All of this is happening in a decidedly bear market, of course. Undeterred, smart money tends to do the buy low, sell high dance—and the present tune is all about positioning. Talk has even spread to the expectations game, with a recent report by Abacus Journal regarding JP Morgan and Bakkt.
JP Morgan, of course, is notoriously coy when it comes to crypto. Ecosystem foil, Jamie Dimon, is among the most quotable haters in the world. A good of rule of thumb with these fools is not to listen so much to what they say but, rather, watch what they in fact do.
Abacus claims to have spoken to “two staffers at the firms’ global headquarters who have been working on the relationship between Bakkt and JP Morgan. Let’s just say they didn’t disappoint and their comments just may represent how every global investment bank is planning to engage with Bakkt.”
One of the sources has been at JP Morgan for over ten years. The import here is how Bakkt provides easy landing into crypto, an area many JP Morgan investors are itching to explore, if the source is to be believed. The source explains further, “If I was forced to disclose where we are headed, take a look at the products that Goldman has become comfortable with and that is what we seem to be comfortable with at this time. Not confirming any product or offering, but I can speculate that we will have a trading desk and that clients will be able to access Bitcoin, via Bakkt, in some way shape or form.”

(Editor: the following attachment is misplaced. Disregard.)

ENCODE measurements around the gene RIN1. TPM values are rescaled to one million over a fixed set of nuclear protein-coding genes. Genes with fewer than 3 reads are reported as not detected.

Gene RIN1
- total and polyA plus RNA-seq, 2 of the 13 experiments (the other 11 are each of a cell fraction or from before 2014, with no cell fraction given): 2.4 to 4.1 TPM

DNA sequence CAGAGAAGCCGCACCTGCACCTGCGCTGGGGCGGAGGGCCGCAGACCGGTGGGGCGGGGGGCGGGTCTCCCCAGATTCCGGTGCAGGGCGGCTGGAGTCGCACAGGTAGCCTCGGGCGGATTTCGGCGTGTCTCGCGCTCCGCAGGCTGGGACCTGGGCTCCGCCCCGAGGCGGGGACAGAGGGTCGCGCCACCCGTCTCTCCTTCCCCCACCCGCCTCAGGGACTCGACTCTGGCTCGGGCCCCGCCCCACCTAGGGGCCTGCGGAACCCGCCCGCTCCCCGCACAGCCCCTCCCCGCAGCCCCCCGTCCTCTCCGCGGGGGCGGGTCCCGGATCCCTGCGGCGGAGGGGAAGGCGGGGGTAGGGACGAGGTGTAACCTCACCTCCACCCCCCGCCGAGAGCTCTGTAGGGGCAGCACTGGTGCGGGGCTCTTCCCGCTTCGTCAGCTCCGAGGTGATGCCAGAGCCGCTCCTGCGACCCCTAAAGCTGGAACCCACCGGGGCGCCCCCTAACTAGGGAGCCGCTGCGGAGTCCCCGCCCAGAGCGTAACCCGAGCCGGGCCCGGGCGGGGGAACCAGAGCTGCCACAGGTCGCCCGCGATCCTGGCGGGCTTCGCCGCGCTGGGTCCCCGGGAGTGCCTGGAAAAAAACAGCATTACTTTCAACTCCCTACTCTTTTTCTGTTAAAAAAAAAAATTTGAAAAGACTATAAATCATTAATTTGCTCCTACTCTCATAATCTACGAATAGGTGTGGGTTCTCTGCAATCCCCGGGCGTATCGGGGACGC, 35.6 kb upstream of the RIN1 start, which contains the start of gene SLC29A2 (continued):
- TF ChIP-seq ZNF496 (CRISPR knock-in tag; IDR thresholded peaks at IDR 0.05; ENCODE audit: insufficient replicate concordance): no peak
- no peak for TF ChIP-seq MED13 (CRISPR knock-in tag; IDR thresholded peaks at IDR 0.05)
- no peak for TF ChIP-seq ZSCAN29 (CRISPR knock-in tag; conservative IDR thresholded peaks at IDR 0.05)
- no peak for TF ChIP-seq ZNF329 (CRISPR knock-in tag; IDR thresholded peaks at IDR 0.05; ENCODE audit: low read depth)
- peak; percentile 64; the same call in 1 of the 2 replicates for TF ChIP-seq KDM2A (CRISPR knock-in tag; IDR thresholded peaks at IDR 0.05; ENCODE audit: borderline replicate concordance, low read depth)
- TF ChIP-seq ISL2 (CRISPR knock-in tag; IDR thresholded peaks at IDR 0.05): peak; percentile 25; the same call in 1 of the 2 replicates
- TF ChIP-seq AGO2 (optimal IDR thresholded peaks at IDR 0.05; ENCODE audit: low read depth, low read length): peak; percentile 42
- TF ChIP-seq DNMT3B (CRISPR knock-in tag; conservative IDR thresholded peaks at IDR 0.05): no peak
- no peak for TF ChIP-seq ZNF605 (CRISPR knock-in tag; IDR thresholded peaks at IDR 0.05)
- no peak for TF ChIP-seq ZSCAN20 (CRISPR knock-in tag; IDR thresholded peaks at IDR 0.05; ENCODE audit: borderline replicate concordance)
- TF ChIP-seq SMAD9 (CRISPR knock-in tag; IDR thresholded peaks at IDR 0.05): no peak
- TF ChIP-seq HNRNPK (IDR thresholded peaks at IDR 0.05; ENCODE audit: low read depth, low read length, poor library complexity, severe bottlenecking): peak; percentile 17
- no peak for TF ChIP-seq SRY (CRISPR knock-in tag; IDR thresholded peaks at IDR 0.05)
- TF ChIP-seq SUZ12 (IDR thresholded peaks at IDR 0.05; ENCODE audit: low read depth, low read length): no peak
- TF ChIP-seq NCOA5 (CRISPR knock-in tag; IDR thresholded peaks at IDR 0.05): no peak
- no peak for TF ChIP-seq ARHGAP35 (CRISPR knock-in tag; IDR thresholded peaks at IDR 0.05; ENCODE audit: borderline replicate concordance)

With a little over a month to go until Bakkt makes its formal entrance, another source explains the sleeper power the deal announced with Starbucks placed ICE’s project. “You may be interested in this fact: Starbucks occupies the largest mobile app payments ecosystem in the United States. Bigger than Apple Pay, Google Pay, and Samsung Pay – with 23.4 million users,” this person tells Abacus.
And speaking of Goldman Sachs, at least one report suggests they have customers ‘getting ready’ to actively trade their derivative. Guess which trading platform the Goldman custody offering will employ? Bakkt.
Goldman too has played the expectations whisper, biding their time, even pulling back a proposed crypto trading desk this year. Abacus Journal, again, roots out sources willing to spill the beans in an anon fashion. “All of the pipes, levers, and ‘factories’ that are being constructed to process billions of crypto trades per day will eventually all work together. Bakkt, Fidelity, Nasdaq, ErisX – all of them will eventually clear trades from a place like Goldman Sachs on a daily basis. These firms are just providing access and ‘regulatory insurance’ via custody and some warehousing services. Goldman choosing to work with Bakkt is a nice headline today but may be irrelevant by late 2019.”
Indeed, as quickly as the financial press gives, of course, it can take away. Business PR folks are masters at manipulating journalists in search of clicks and headline fires. Floating rumors gives the company a chance to gauge initial reception to a less than conventional idea, and crypto for sure qualifies.
Newly formed crypto news site, The Block, contrasts Goldman’s supposed entry into the space with that of BlackRock, the multi-trillion dollar asset management company. CEO Larry Fink has long maintained there to be very little relative interest in crypto. This Summer, he stated flatly, “I don’t believe any client has sought out crypto exposure. I’ve not heard from one client who says, ‘I need to be in this.’” Mind the head fakes, Dear Reader. Watch, don’t listen. Watch.
C. Edward Kelso is a financial technology journalist based in Southern California. Follow him on Twitter.